Who are the allies or other important characters? You can’t think of Katniss without Peeta, Romeo without Juliet, Bella without Edward and Jacob, Bridget Jones without Mr. Darcy, Elizabeth Bennet without Mr. Darcy, or Clarice Starling without Hannibal Lecter. Most novels have important secondary characters who assist the main character or who are intricately involved in the progress of that character–as they affect each other.
What is the genre and tone of the work, and its audience? Is it a YA Fantasy Romance? Is it a Dark CIA Thriller? Is it an intellectual science fiction adventure for adults? Is it a religious romance aimed at Christian women who don’t want sex scenes? Is it a literary novel about a group of chess players in Central Park, all former vets dealing with regrets and traumas through game strategy? The tone of the blurb ideally should relate to the tone of the book–whether suspenseful, funny, youthful, or wise. And you would likely use different diction for one aimed at teens than one aimed at an older audience.
What is the story question? We’ve all seen blurbs that end with questions–seen that a lot. Blurbs don’t have to end in questions or ever have any question within them. But this really is a natural feeling strategy. Only reading the book will answer that question. It’s bait. They are too useful to be discarded as old school. Will Katniss win the Hunger Games? Will Clarice capture Buffalo Bill? Will the kids from The Glade make it through The Maze alive? Will Romeo and Juliet be able to live happily ever after? Will the astronaut on Mars survive? (And yes, The Martian back cover copy ended with a question about survival. It didn’t hurt sales, huh?)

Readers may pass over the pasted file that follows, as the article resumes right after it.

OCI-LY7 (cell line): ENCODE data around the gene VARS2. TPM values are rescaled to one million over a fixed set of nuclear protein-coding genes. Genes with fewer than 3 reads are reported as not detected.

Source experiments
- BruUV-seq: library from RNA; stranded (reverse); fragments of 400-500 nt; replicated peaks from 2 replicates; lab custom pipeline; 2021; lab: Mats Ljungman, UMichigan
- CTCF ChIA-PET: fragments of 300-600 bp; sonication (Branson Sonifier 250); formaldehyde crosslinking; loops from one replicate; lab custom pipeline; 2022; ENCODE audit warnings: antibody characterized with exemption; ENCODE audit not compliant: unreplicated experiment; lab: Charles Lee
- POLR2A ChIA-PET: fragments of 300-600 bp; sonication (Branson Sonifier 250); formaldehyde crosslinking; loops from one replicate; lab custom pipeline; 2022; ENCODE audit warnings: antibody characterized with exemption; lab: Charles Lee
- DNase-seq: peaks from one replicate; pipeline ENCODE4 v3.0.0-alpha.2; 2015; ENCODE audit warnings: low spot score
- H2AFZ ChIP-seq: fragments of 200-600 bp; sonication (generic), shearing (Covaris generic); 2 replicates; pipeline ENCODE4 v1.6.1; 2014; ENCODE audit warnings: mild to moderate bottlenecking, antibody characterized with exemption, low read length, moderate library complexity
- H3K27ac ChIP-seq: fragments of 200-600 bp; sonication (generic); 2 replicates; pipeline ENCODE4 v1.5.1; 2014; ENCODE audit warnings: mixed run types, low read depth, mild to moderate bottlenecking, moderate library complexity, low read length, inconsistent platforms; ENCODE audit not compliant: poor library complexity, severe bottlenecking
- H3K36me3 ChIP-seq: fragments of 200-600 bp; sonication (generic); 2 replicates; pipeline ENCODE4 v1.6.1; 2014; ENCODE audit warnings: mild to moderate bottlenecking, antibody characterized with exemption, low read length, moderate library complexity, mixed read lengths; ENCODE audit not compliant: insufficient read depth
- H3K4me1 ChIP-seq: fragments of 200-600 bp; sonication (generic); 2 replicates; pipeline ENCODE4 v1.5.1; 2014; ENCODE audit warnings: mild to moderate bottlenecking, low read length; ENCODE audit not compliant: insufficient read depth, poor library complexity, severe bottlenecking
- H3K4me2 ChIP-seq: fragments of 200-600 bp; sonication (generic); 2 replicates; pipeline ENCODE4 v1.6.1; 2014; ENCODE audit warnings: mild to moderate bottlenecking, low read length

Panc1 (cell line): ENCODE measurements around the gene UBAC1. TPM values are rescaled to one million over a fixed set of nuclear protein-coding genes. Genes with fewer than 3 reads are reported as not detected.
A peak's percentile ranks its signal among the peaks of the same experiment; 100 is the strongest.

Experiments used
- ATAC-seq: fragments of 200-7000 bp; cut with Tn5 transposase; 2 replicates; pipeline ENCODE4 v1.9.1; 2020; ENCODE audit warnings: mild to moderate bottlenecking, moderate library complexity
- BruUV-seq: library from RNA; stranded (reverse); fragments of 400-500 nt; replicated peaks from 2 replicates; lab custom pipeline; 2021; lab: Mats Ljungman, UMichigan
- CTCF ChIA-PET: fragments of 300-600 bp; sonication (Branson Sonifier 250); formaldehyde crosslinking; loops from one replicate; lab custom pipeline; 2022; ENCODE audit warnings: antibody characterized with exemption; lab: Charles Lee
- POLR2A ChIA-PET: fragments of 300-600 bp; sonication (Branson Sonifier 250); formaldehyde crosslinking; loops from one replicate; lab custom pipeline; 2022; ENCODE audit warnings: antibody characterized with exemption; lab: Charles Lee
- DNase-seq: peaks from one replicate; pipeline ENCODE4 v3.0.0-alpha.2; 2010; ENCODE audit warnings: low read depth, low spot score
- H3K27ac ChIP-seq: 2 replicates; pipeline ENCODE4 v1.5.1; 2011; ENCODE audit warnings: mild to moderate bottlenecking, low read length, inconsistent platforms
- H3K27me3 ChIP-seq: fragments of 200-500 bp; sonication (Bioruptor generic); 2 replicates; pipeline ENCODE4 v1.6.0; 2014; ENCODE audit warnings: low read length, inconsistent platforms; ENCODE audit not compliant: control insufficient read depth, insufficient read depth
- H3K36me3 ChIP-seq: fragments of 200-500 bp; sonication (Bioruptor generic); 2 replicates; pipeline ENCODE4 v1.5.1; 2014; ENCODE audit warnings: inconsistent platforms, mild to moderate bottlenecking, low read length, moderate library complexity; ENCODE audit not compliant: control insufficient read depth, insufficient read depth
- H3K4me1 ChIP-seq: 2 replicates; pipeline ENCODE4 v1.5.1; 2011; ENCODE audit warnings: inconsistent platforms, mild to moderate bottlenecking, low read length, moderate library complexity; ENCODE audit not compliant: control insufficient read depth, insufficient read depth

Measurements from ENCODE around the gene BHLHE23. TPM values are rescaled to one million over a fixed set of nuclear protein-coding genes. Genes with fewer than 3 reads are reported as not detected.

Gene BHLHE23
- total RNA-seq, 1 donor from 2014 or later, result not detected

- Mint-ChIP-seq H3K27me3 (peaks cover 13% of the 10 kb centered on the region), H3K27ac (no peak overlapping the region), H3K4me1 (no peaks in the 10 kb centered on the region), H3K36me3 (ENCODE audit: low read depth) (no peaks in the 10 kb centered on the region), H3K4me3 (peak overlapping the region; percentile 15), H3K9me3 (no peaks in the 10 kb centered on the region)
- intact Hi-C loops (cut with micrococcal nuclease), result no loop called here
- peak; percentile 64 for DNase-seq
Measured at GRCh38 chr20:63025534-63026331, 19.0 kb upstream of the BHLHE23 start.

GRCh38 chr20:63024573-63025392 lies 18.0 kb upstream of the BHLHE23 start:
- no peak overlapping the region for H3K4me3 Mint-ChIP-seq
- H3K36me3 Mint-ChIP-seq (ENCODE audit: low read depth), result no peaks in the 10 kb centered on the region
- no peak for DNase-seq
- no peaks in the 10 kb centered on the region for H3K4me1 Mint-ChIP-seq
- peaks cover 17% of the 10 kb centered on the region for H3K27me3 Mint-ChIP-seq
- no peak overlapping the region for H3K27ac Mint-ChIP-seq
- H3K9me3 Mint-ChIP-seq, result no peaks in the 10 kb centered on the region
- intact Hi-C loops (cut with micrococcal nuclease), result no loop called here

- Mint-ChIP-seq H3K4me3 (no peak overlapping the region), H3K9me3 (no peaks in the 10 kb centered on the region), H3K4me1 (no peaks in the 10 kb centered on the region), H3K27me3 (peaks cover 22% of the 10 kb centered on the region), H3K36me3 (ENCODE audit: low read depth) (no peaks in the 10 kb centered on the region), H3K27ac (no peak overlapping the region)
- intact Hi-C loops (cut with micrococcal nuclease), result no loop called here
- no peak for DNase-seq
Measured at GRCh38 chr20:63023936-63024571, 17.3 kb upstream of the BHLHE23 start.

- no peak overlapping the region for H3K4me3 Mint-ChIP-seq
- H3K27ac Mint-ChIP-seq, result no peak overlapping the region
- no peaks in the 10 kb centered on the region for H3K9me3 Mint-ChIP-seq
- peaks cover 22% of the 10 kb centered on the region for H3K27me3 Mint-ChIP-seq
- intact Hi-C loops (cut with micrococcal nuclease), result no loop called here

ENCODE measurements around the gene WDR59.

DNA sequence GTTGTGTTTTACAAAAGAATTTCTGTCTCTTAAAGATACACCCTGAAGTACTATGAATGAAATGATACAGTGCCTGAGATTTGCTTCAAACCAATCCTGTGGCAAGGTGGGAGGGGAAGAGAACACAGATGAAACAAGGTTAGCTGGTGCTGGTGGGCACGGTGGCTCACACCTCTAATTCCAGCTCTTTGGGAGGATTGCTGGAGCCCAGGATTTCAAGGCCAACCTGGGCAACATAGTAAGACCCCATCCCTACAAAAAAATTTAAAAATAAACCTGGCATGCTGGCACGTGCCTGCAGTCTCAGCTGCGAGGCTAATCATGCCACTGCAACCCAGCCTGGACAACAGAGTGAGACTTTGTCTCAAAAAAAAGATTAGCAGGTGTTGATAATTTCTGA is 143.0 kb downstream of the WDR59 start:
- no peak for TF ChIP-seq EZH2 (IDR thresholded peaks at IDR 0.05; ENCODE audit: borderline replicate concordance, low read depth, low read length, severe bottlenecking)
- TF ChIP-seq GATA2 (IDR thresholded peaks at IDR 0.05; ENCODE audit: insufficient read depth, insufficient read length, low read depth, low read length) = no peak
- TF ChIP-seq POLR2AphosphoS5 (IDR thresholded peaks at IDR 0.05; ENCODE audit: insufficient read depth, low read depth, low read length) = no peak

What you don’t need:
The ending–You aren’t going to give it away.
Secondary plots–That’s not what’s going to nab the reader. The main storyline is.
Names of characters who aren’t very important–Plot movers and shakers only. In a romance, you have a hero and a heroine (though you might have an antagonist to name in a romantic suspense). In some blurbs, you’d only name one character: the protagonist.
Most of the middle and latter part of your story–I’ve seen recommendations from some editors to gather blurb material from the first 15% of your book: act one. I won’t say that applies all the time, but that’s the part of the book that you’ve shaped to hook a reader. It makes sense that it’s where you find most of your blurb: your character (ordinary world), inciting incident, perhaps main ally and antagonist, the big need or goal, the story question.
There you go. You’re ready to begin scribbling down the preliminary notes for your blurb’s first draft.
I recommend you do this too: grab some books from your personal shelves or head to Amazon and bring up the pages for ebooks you’ve bought. Read the blurbs. Get a sense of the forms used, the tones, and notice the key elements that sold you.
Now, go write one.